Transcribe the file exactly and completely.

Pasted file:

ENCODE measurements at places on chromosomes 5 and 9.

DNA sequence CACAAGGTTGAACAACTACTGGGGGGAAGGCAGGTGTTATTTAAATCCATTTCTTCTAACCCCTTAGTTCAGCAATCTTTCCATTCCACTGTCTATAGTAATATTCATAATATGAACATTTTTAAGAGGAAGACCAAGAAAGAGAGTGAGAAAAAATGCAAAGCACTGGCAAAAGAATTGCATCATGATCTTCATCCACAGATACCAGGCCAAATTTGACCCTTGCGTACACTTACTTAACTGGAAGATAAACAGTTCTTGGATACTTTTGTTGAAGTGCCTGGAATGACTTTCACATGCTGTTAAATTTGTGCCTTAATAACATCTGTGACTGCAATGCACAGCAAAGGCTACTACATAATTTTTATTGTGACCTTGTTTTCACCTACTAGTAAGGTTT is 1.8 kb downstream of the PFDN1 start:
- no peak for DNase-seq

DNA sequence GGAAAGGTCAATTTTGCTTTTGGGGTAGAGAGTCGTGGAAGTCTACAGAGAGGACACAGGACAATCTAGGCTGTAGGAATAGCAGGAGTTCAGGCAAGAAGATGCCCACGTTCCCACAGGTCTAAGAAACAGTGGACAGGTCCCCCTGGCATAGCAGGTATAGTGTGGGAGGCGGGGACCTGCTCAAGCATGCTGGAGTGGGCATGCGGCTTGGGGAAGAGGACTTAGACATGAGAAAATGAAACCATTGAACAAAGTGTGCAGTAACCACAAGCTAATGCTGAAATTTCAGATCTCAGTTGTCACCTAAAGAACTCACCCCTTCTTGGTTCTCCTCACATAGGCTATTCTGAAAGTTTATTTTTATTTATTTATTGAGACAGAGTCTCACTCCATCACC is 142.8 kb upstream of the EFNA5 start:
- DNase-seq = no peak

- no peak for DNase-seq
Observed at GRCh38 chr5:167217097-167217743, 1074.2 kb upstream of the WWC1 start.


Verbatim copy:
ENCODE measurements at places on chromosomes 5 and 9.

DNA sequence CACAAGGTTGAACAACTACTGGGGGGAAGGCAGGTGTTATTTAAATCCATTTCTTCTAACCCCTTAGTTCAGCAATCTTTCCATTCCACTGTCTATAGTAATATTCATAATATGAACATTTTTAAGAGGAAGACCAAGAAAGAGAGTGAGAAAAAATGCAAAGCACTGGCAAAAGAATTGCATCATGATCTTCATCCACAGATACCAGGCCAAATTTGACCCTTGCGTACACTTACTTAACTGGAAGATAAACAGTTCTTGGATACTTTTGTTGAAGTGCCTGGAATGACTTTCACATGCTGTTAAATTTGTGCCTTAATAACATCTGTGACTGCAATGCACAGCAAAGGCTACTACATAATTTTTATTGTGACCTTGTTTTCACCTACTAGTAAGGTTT is 1.8 kb downstream of the PFDN1 start:
- no peak for DNase-seq

DNA sequence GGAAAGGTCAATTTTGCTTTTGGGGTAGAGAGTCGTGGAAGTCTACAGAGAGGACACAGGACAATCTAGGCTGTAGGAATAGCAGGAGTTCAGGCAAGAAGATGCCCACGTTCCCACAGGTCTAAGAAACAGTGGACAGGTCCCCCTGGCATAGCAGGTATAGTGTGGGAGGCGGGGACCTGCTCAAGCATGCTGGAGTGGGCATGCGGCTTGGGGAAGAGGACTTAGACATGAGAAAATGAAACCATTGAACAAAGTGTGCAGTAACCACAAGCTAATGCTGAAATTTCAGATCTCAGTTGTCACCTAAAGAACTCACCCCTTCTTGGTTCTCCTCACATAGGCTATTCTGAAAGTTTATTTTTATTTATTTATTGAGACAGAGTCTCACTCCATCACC is 142.8 kb upstream of the EFNA5 start:
- DNase-seq = no peak

- no peak for DNase-seq
Observed at GRCh38 chr5:167217097-167217743, 1074.2 kb upstream of the WWC1 start.